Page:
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Has PETCO Park Been A Good Investment?

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Aired 1/26/10

In the near future, the eastern edge of downtown San Diego might be transformed with a brand new Chargers stadium. The City of San Diego has already built one stadium downtown and is considering building another. But has PETCO Park been a good investment?

— In the near future, the eastern edge of downtown San Diego might be transformed by a brand new Chargers stadium. The City of San Diego has already built one stadium downtown and is considering building another. But has PETCO Park been a good investment?

San Diego's Petco Park opened in 2004 in the East Village neighborhood. It's home to the San Diego Padres baseball team.
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Above: San Diego's Petco Park opened in 2004 in the East Village neighborhood. It's home to the San Diego Padres baseball team.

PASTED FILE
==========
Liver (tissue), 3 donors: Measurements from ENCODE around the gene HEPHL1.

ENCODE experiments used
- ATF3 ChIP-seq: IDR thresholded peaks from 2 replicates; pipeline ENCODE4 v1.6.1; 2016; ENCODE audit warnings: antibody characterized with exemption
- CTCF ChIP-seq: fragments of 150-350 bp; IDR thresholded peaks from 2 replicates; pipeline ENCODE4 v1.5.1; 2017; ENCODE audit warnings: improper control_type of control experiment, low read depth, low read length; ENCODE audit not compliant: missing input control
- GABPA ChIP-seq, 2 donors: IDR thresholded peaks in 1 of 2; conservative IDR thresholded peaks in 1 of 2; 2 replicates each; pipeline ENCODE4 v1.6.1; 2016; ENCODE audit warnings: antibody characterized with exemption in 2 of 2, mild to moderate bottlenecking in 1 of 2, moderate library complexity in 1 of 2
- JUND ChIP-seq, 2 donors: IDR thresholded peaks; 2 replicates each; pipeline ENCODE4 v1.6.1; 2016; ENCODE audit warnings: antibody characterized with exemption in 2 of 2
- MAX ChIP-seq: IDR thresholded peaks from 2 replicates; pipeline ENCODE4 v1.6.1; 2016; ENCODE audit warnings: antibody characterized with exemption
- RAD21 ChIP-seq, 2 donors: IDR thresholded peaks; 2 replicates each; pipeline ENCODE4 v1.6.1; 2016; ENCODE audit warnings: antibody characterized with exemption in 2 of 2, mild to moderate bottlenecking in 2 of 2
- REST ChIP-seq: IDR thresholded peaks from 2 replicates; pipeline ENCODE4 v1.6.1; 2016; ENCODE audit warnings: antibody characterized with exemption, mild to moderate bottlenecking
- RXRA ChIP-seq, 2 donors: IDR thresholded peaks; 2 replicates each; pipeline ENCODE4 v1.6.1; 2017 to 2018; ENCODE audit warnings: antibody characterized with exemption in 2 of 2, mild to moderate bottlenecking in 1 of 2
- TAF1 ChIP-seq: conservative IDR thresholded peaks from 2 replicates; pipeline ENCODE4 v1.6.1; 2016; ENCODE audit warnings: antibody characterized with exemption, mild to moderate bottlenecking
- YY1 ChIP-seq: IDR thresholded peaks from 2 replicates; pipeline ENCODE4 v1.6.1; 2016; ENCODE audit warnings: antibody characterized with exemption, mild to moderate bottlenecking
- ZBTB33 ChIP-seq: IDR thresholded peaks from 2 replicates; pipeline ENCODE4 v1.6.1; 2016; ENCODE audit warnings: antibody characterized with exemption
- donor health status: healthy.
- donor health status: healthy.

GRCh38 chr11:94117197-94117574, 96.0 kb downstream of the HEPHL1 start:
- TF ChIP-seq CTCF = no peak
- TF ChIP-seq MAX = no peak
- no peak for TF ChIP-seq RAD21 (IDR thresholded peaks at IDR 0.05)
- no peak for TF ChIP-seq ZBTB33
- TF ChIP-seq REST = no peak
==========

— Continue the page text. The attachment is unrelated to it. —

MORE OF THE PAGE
It’s a Friday afternoon and the Tivoli Bar on the corner of Sixth and Island avenues downtown, is beginning to fill up. Behind the bar a woman makes sure the refrigerator is full of beer for the coming night. On the patio, owner Robert Romero reflects on the changes the bar has gone through in the more than 40 years his family has owned it. He says PETCO Park provided a big initial boost to the business.

“With the opening of the ballpark, our revenue increased tremendously. It’s been that way for some time, although, since the ballpark came into being, every year our revenue has come down a little bit,” he says.

Romero says the recession and the poor performance of the Padres don’t help. But, he says, overall, the area’s seen a vast improvement since before San Diego paid $206 million for PETCO. The city’s Redevelopment Agency contributed another $95 million and the Padres put in $153 million.

Fred Maas is board chair of the Centre City Development Corporation which helps finance downtown redevelopment projects. He says PETCO's impact is clear.